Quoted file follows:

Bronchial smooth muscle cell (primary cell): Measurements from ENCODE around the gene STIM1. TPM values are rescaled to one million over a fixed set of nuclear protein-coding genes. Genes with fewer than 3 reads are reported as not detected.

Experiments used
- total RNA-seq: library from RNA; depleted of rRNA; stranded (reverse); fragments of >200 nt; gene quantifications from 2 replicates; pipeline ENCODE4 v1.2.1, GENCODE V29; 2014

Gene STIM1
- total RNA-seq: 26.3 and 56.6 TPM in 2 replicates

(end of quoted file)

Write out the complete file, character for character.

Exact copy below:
Bronchial smooth muscle cell (primary cell): Measurements from ENCODE around the gene STIM1. TPM values are rescaled to one million over a fixed set of nuclear protein-coding genes. Genes with fewer than 3 reads are reported as not detected.

Experiments used
- total RNA-seq: library from RNA; depleted of rRNA; stranded (reverse); fragments of >200 nt; gene quantifications from 2 replicates; pipeline ENCODE4 v1.2.1, GENCODE V29; 2014

Gene STIM1
- total RNA-seq: 26.3 and 56.6 TPM in 2 replicates